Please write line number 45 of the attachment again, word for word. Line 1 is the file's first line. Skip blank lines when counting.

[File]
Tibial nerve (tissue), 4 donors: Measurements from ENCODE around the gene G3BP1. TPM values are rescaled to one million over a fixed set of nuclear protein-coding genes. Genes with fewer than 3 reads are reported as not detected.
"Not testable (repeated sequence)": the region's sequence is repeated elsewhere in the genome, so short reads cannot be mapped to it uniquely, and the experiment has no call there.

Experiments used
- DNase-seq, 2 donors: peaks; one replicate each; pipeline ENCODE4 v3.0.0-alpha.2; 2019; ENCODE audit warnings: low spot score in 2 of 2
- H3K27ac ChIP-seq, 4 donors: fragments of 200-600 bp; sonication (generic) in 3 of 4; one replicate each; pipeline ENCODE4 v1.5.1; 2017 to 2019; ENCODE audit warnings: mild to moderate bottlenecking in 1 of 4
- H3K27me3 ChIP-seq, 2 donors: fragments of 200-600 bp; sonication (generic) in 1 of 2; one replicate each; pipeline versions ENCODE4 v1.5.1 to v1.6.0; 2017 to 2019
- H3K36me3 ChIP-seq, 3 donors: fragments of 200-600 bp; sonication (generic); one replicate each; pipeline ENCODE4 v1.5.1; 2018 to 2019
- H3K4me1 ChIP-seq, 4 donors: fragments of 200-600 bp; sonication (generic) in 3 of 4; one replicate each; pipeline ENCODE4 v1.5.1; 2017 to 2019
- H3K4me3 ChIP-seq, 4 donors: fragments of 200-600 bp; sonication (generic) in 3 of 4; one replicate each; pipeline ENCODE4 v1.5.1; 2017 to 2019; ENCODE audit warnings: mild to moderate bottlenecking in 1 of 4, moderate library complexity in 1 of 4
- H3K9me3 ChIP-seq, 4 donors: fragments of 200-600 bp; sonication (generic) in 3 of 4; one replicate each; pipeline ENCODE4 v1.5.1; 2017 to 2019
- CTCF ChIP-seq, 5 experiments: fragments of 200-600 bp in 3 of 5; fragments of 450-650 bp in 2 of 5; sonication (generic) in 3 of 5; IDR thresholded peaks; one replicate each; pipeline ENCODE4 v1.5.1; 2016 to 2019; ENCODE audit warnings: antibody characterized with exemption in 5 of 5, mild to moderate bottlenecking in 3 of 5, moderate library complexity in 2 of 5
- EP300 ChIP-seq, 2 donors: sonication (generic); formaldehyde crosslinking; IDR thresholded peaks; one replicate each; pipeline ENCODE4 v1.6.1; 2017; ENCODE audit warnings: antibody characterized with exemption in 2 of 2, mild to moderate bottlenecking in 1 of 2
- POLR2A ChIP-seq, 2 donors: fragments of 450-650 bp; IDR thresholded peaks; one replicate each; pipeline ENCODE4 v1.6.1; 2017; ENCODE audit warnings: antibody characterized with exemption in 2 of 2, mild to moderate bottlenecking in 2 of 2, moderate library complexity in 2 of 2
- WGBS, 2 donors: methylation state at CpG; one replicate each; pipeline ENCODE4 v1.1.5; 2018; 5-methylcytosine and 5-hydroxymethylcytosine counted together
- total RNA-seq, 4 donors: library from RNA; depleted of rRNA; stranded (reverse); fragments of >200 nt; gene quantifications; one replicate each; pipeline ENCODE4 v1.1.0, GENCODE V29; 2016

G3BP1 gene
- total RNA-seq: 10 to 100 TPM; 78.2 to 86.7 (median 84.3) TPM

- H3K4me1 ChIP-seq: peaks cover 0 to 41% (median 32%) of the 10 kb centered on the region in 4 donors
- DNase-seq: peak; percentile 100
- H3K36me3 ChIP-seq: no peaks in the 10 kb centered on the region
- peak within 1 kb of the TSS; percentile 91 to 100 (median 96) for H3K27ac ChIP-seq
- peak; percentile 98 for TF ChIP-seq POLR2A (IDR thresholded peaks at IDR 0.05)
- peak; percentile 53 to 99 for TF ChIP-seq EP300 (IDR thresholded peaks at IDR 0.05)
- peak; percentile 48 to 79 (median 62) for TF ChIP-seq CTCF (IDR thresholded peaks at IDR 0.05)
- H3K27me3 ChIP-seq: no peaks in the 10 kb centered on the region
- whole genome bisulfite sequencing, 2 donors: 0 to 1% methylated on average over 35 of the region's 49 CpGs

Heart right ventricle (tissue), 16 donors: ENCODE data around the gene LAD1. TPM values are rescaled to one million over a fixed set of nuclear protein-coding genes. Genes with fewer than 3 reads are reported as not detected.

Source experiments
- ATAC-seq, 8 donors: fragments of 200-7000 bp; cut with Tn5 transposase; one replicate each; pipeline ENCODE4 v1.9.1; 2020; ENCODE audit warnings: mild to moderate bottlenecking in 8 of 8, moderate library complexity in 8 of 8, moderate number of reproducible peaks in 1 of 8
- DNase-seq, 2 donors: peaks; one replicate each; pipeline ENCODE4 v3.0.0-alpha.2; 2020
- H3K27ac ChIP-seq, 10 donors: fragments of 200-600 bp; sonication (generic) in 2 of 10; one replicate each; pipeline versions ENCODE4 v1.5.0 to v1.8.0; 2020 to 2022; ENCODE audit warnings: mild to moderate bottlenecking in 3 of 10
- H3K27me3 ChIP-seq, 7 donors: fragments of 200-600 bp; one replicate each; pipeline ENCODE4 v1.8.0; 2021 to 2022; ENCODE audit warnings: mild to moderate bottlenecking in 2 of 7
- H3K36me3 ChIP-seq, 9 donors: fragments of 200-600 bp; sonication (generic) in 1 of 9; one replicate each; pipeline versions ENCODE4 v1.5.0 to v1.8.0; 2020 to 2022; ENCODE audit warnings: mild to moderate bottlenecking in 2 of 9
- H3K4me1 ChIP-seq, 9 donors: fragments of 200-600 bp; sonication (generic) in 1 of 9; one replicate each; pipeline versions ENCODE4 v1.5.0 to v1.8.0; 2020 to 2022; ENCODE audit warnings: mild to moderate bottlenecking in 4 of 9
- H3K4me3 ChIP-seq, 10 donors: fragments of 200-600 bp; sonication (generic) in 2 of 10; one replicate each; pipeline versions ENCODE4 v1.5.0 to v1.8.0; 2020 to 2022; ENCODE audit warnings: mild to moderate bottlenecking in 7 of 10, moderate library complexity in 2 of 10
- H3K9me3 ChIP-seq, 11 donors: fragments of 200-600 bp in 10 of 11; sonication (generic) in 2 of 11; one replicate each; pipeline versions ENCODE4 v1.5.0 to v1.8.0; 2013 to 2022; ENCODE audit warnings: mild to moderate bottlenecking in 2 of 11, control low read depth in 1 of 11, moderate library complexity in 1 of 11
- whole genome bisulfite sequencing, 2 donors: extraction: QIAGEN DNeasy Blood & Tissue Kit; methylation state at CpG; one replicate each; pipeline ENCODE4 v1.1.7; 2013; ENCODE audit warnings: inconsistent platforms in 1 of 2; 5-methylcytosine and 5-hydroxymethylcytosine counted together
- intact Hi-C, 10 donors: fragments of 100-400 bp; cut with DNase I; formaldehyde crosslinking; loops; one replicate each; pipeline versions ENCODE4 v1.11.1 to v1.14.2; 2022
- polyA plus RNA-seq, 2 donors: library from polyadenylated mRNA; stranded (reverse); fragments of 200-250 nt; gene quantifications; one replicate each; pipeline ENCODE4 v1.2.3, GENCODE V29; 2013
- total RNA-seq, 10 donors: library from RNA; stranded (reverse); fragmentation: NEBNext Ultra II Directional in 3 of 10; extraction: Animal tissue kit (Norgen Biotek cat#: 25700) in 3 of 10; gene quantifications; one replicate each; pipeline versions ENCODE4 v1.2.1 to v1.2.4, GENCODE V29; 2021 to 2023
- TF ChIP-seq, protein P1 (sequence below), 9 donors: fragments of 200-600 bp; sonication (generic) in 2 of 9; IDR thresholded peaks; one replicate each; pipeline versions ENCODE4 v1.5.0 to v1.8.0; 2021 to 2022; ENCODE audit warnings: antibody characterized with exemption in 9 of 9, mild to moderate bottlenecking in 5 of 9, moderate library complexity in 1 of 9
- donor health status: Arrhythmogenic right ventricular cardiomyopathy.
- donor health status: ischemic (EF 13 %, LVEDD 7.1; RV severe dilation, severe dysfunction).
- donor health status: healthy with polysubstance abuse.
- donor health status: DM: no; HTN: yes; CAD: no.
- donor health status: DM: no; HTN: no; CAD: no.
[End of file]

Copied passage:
- donor health status: DM: no; HTN: yes; CAD: no.